A 17-year-old Russian made history at the Sochi Games on Thursday, dethroning world and Olympic champion Kim Yu-na to deliver the first individual gold medal in women’s figure skating in the host nation’s history.
Adelina Sotnikova performed a tour de force free skate and immediately broke down in tears, Her score of 149.94 vaulted her into the overall lead, with 224.59 points.
But until the event’s final marks were posted, Sotnikova was in danger of being overtaken by Kim, who skated last and was seeking to become the third woman in Olympic history to win back-to-back individual figure skating gold medals. Italy’s Carolina Kostner took bronze.
American Gracie Gold finished fourth; Alexandria’s Ashley Wagner seventh.
Kim’s free skate was light as air, powerful as a dynamo and ultimately a beauty to behold. But she earned just 144.19 points, which brought her total to 219.11 – not enough to overtake the Russian.
The change to a beloved piece of music, “Samson and Delilah,” brought out the fighter in Ashley Wagner in the decisive free skate Thursday at the Sochi Olympics. In sixth after Wednesday’s short program, Wagner faced long odds of finishing atop the medal podium. But in a sparkling yellow gown, and competing a reworked program for the first time, Wagner hit all but her initial jump combination—stepping out of the second of her triple flip-triple toe—and poured herself into telling the tale of a temptress.
She pumped her fist the moment it was done. Her scores took a long time to come up, and she smiled when they did—a season’s best 127.99. But it wasn’t enough to change her standing, which remained sixth (193.20), with Kim yet to compete.
With the crowd still cheering Sotnikova’s tour de force, it couldn’t have been easy for Gracie Gold to take the ice. But the 18-year-old U.S. champion exuded confidence and charm as she skating out in an elegant blue gown and hit all of her difficult combinations early in her classic program to Tchaikovsky’s Sleeping Beauty.
But she took an ugly fall on a triple flip midway through the program. She finished with a flourish and huge smile, but it was a tough break in the program she considers her “bread and butter.”
Gold’s score—136.90—brought her score to 205.53, placing her third with only fellow American Ashley Wagner and front-runner Kim Yu-na remaining to compete.
Sotnikova, the Russian teen who had redeemed the country’s hope for its first Olympic women’s singles gold after Julia Lipnitskaia fell in her short program, took a commanding lead with a brilliant display of jumps in her free skate, earning a season-best 149.95. That brought her total to 224.59.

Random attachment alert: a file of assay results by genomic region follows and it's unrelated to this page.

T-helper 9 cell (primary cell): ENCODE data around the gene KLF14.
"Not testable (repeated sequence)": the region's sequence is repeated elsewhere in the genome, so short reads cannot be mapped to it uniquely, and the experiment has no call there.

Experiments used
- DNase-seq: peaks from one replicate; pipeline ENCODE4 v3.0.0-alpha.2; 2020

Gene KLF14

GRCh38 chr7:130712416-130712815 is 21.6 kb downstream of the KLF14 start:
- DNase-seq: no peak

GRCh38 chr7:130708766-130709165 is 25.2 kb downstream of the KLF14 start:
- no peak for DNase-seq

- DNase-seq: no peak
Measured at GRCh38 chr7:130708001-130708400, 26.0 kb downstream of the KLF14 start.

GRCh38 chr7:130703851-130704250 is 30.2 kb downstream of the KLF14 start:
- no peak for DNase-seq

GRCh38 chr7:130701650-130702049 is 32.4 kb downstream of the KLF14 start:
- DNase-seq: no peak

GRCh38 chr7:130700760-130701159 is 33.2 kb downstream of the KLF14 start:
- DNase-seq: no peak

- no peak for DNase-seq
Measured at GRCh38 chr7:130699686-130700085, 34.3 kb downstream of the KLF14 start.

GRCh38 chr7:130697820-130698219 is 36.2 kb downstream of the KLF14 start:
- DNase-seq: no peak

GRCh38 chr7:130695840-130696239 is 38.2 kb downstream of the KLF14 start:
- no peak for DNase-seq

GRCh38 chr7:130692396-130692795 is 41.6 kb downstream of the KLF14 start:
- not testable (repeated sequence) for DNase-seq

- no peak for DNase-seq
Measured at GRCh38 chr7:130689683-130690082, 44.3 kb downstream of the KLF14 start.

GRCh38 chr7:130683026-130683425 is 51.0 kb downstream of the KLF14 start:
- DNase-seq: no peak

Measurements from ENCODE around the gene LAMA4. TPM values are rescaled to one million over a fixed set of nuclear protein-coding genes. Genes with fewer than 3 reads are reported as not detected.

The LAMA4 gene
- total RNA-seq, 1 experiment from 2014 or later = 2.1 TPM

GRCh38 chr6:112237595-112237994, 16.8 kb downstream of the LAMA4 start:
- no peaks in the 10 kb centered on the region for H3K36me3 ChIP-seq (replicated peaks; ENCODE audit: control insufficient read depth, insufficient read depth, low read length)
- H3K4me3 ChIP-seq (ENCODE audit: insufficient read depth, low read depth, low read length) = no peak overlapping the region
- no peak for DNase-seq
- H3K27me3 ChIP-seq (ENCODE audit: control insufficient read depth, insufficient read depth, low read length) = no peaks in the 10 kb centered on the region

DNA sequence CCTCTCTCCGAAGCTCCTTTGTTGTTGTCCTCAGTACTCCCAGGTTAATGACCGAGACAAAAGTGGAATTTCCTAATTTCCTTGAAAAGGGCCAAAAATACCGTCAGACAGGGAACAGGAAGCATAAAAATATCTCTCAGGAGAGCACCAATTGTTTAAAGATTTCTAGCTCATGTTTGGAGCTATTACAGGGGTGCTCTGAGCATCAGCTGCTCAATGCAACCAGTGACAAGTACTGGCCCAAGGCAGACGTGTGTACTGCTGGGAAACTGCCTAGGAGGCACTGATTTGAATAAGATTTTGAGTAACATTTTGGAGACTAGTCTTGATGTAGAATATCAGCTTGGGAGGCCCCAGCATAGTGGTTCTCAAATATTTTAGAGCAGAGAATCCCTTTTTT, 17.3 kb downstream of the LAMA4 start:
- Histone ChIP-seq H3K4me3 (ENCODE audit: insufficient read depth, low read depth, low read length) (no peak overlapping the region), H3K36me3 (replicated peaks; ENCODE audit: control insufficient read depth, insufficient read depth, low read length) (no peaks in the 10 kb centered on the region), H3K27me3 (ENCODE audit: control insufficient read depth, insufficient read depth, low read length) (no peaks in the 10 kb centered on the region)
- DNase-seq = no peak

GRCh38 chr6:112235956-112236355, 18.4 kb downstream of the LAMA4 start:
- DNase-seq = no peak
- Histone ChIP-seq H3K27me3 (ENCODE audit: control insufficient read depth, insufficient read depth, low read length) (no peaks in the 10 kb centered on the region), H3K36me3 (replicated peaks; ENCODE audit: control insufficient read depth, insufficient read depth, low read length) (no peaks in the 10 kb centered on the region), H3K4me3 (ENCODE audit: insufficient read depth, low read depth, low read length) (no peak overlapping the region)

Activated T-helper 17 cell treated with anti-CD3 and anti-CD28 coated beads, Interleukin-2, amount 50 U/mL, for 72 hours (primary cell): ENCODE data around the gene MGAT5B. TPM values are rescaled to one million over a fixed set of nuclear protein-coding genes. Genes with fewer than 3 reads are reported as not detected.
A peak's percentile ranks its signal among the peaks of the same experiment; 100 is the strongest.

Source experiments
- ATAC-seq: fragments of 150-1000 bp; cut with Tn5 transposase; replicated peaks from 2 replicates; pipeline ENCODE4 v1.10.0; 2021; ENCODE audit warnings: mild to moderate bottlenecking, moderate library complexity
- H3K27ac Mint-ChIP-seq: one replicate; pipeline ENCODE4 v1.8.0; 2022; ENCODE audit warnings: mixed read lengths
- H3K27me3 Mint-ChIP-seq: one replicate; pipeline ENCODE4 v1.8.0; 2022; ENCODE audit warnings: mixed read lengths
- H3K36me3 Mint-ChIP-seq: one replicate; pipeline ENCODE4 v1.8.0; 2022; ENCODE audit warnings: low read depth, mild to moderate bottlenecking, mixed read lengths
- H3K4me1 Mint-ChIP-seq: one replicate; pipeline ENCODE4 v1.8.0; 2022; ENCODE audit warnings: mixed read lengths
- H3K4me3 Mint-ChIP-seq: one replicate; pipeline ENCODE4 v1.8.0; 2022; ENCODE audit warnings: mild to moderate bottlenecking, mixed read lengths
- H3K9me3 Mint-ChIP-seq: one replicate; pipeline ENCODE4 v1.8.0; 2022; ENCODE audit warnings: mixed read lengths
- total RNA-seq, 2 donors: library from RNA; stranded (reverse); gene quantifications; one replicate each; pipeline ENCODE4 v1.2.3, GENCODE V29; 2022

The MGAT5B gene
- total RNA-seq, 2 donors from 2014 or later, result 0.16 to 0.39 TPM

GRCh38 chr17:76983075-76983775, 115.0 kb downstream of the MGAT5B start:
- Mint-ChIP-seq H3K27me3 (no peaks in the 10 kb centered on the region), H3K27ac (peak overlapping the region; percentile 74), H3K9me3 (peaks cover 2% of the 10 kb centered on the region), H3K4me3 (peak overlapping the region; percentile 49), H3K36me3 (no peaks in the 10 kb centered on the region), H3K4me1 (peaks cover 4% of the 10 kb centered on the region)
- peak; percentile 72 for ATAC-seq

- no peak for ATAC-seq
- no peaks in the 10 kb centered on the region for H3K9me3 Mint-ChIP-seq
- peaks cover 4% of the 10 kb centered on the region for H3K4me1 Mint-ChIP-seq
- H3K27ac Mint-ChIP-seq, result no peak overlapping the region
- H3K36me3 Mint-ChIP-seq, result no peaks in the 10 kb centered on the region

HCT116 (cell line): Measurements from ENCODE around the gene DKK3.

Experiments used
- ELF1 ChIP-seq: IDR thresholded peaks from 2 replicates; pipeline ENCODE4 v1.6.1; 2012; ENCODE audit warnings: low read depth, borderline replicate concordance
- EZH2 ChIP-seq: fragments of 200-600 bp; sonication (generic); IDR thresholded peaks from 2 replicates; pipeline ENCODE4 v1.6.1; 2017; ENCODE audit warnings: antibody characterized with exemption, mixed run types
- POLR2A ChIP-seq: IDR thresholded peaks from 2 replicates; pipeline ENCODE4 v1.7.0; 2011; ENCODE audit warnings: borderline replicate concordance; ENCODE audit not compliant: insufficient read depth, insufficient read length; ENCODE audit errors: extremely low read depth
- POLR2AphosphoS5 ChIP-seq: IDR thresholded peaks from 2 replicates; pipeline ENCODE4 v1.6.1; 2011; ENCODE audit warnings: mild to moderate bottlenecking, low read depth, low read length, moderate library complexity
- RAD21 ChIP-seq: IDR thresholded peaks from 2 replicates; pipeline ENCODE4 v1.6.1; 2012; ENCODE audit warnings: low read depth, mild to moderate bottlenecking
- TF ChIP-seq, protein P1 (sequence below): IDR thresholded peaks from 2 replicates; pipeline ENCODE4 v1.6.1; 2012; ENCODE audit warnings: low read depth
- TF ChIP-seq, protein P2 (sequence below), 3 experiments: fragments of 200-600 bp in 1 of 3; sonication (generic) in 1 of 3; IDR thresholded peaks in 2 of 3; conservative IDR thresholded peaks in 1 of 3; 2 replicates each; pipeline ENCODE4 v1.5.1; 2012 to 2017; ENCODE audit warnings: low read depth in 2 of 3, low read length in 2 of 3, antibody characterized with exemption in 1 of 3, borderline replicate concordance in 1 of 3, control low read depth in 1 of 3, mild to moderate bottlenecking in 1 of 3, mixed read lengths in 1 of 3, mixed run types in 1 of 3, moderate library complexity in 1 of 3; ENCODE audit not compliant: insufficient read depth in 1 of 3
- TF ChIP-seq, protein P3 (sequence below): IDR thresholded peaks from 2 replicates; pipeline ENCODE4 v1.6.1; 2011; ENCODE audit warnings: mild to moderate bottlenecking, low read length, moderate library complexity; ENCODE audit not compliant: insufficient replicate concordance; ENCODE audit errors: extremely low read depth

Skating 21st among the 24 competitors, she hit every difficult jump and combination early in the first half of her program, set to Rondo Capriccioso that got the crowd clapping along. She stepped out of one combination but performed even stronger afterward and broke down in tears, covering her face with her hands, when it was over. The 12,000-seat Iceberg erupted in chants of “RUSS—SHEE-YAH.”
Sotnikova has made the place wild! Flowers pelting the ice, chants, flags.— Sally Jenkins (@sallyjenx) February 20, 2014
Italy’s Carolina Kostner, who was third entering the final day of the competition, enchanted the crowd and gave judges little to quibble with in her performance to Ravel’s Bolero. Her score, 142.61, vaulted her into the lead, with 216.73.
Wow. Kostner beaming. She’s has laid down a very solid program that will make else everyone have to sake well.— Sally Jenkins (@sallyjenx) February 20, 2014
Lipnitskaia again has that look on her face of sorrowful disappointment. This child hard on herself.— Sally Jenkins (@sallyjenx) February 20, 2014
Once again Lipnitskaia seeming to tire badly – two stumbles in last two jumps at about 3 min mark.— Sally Jenkins (@sallyjenx) February 20, 2014
Polina Edmunds, the 15-year-old high school student who may well represent the future of U.S. Figure Skating, had one ungainly fall but otherwise acquitted herself well with an ambitious free skate at the Sochi Olympics on Thursday. The surprise silver medalist at U.S. Championships last month, Edmunds, who has been trained in part by her Russian-born mother since she was 20 months old, started impressively, nailing the difficult triple Lutz-triple toe that opens her program but stepped out of a single loop that was to have connected a triple flip and triple Salchow that followed.
And she fell on her triple flip. She received a season high 122.21 points, nonetheless, for the difficult performance set to Peer Gynt. Edmunds, who attends Archbishop Mitty High School in San Jose, has been juggling her training here at Sochi with “The Great Gatsby,” her pending English assignment.